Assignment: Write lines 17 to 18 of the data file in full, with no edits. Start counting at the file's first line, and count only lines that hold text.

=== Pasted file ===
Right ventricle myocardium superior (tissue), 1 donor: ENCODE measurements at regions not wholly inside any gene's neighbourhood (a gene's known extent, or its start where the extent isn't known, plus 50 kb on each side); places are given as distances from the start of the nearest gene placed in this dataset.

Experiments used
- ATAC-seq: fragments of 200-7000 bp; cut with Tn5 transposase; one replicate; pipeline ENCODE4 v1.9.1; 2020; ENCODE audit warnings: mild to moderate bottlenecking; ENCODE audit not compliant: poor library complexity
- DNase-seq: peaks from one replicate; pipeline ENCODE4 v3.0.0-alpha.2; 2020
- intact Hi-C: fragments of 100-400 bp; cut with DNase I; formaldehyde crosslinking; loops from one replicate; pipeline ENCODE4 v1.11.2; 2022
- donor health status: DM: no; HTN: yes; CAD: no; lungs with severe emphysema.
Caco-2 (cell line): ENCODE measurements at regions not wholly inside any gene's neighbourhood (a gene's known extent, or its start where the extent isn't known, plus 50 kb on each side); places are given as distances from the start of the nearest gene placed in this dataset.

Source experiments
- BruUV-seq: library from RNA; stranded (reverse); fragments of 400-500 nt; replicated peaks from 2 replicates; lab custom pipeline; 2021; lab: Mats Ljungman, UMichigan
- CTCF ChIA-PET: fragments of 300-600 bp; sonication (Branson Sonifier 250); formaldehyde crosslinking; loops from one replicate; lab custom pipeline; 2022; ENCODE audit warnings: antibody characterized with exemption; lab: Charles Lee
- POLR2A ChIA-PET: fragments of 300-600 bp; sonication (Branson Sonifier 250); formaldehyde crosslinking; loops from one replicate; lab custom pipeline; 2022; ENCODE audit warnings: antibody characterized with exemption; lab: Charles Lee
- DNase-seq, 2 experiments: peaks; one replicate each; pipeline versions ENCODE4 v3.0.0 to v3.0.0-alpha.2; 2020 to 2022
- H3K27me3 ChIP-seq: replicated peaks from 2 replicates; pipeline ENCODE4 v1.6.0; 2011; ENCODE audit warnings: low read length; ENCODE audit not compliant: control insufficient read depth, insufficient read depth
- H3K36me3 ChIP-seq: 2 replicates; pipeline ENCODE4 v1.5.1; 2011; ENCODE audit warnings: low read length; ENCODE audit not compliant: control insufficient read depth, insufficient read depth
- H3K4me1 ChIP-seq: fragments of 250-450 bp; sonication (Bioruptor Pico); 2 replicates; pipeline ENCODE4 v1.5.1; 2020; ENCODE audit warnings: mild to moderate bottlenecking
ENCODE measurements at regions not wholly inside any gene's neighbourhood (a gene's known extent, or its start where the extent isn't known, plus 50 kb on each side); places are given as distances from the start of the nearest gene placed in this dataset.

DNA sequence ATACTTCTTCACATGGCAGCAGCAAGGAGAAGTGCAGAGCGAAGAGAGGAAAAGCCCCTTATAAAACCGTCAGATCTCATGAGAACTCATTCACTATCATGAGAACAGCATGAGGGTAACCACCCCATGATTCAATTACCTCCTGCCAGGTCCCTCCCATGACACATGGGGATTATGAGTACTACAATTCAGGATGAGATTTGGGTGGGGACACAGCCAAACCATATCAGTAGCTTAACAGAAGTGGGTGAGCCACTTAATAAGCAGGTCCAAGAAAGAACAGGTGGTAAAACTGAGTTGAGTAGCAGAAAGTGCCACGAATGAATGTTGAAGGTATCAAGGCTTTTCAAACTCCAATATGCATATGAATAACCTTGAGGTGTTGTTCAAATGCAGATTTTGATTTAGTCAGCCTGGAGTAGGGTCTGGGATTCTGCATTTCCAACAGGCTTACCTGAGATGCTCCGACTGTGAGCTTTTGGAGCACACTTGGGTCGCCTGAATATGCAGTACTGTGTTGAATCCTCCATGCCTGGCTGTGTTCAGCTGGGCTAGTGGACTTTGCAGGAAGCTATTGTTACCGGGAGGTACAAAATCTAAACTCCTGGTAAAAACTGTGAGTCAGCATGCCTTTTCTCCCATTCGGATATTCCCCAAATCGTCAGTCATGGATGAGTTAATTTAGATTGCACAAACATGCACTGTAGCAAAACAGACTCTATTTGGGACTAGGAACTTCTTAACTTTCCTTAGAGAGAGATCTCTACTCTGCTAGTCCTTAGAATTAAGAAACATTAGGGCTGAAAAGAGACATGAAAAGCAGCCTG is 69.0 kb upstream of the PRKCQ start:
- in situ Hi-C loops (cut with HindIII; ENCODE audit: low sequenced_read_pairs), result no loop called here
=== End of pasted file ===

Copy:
DNA sequence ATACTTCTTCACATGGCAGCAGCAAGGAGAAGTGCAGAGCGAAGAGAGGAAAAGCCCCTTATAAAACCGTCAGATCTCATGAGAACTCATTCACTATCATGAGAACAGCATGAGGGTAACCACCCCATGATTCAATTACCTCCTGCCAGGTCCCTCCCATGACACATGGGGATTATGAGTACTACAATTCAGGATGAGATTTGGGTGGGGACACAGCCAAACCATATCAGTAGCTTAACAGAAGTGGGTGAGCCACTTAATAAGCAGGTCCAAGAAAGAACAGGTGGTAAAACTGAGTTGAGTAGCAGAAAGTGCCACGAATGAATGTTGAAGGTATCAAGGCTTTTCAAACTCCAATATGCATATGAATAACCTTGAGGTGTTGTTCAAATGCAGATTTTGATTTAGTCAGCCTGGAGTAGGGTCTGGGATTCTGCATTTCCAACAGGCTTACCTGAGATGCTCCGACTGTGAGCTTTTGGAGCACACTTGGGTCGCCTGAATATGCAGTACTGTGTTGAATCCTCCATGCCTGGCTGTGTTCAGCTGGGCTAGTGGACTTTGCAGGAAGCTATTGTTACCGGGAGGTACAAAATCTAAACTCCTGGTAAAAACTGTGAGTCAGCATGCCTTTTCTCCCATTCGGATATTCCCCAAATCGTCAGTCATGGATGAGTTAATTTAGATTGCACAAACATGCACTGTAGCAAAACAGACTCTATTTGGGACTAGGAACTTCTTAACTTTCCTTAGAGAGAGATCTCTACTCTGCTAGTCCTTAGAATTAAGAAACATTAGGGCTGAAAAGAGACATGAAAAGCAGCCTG is 69.0 kb upstream of the PRKCQ start:
- in situ Hi-C loops (cut with HindIII; ENCODE audit: low sequenced_read_pairs), result no loop called here